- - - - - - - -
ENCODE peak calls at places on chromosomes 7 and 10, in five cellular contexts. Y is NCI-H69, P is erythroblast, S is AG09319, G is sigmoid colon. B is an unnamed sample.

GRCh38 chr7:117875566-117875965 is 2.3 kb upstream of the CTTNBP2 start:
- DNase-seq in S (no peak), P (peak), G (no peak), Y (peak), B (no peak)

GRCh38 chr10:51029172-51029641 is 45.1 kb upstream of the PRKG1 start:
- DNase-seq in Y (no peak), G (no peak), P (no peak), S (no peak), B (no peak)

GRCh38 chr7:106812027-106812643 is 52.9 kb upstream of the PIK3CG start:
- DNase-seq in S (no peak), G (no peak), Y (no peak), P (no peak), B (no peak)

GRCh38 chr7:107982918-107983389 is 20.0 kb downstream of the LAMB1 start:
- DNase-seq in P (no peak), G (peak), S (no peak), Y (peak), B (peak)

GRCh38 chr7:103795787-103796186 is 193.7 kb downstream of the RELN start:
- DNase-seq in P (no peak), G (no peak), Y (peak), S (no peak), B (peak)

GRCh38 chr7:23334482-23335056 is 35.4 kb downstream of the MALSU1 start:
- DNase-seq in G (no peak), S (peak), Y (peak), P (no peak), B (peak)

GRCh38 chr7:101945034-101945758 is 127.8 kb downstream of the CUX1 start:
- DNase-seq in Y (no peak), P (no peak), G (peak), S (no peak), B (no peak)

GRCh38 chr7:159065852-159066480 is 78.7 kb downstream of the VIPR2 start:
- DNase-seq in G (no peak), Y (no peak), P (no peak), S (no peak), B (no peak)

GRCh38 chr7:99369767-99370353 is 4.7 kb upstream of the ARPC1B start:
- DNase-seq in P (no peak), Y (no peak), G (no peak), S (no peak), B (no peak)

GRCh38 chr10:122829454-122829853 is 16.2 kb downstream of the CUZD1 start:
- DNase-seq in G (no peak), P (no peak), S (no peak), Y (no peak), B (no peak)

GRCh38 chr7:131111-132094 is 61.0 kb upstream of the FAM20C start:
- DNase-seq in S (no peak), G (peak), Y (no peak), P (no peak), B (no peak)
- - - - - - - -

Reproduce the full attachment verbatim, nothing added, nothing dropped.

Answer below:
ENCODE peak calls at places on chromosomes 7 and 10, in five cellular contexts. Y is NCI-H69, P is erythroblast, S is AG09319, G is sigmoid colon. B is an unnamed sample.

GRCh38 chr7:117875566-117875965 is 2.3 kb upstream of the CTTNBP2 start:
- DNase-seq in S (no peak), P (peak), G (no peak), Y (peak), B (no peak)

GRCh38 chr10:51029172-51029641 is 45.1 kb upstream of the PRKG1 start:
- DNase-seq in Y (no peak), G (no peak), P (no peak), S (no peak), B (no peak)

GRCh38 chr7:106812027-106812643 is 52.9 kb upstream of the PIK3CG start:
- DNase-seq in S (no peak), G (no peak), Y (no peak), P (no peak), B (no peak)

GRCh38 chr7:107982918-107983389 is 20.0 kb downstream of the LAMB1 start:
- DNase-seq in P (no peak), G (peak), S (no peak), Y (peak), B (peak)

GRCh38 chr7:103795787-103796186 is 193.7 kb downstream of the RELN start:
- DNase-seq in P (no peak), G (no peak), Y (peak), S (no peak), B (peak)

GRCh38 chr7:23334482-23335056 is 35.4 kb downstream of the MALSU1 start:
- DNase-seq in G (no peak), S (peak), Y (peak), P (no peak), B (peak)

GRCh38 chr7:101945034-101945758 is 127.8 kb downstream of the CUX1 start:
- DNase-seq in Y (no peak), P (no peak), G (peak), S (no peak), B (no peak)

GRCh38 chr7:159065852-159066480 is 78.7 kb downstream of the VIPR2 start:
- DNase-seq in G (no peak), Y (no peak), P (no peak), S (no peak), B (no peak)

GRCh38 chr7:99369767-99370353 is 4.7 kb upstream of the ARPC1B start:
- DNase-seq in P (no peak), Y (no peak), G (no peak), S (no peak), B (no peak)

GRCh38 chr10:122829454-122829853 is 16.2 kb downstream of the CUZD1 start:
- DNase-seq in G (no peak), P (no peak), S (no peak), Y (no peak), B (no peak)

GRCh38 chr7:131111-132094 is 61.0 kb upstream of the FAM20C start:
- DNase-seq in S (no peak), G (peak), Y (no peak), P (no peak), B (no peak)